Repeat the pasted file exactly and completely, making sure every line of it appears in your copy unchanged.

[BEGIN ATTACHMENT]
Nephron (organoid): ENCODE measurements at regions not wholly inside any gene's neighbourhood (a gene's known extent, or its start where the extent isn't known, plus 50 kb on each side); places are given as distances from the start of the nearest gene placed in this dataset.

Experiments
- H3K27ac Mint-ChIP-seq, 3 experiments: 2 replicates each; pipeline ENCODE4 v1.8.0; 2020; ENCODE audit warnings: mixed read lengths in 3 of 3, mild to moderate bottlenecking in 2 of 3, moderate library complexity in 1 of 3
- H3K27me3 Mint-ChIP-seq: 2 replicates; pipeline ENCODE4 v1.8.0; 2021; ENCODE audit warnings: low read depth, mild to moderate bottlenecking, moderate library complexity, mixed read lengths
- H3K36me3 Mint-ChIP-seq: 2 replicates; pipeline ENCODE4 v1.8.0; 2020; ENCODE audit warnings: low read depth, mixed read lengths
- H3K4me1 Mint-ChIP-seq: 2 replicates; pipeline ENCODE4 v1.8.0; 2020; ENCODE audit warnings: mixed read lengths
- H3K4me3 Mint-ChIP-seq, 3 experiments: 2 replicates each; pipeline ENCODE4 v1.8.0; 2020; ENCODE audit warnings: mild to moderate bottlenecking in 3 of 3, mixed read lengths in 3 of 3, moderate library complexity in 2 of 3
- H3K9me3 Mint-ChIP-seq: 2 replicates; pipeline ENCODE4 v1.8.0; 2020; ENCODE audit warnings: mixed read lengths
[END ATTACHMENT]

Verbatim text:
Nephron (organoid): ENCODE measurements at regions not wholly inside any gene's neighbourhood (a gene's known extent, or its start where the extent isn't known, plus 50 kb on each side); places are given as distances from the start of the nearest gene placed in this dataset.

Experiments
- H3K27ac Mint-ChIP-seq, 3 experiments: 2 replicates each; pipeline ENCODE4 v1.8.0; 2020; ENCODE audit warnings: mixed read lengths in 3 of 3, mild to moderate bottlenecking in 2 of 3, moderate library complexity in 1 of 3
- H3K27me3 Mint-ChIP-seq: 2 replicates; pipeline ENCODE4 v1.8.0; 2021; ENCODE audit warnings: low read depth, mild to moderate bottlenecking, moderate library complexity, mixed read lengths
- H3K36me3 Mint-ChIP-seq: 2 replicates; pipeline ENCODE4 v1.8.0; 2020; ENCODE audit warnings: low read depth, mixed read lengths
- H3K4me1 Mint-ChIP-seq: 2 replicates; pipeline ENCODE4 v1.8.0; 2020; ENCODE audit warnings: mixed read lengths
- H3K4me3 Mint-ChIP-seq, 3 experiments: 2 replicates each; pipeline ENCODE4 v1.8.0; 2020; ENCODE audit warnings: mild to moderate bottlenecking in 3 of 3, mixed read lengths in 3 of 3, moderate library complexity in 2 of 3
- H3K9me3 Mint-ChIP-seq: 2 replicates; pipeline ENCODE4 v1.8.0; 2020; ENCODE audit warnings: mixed read lengths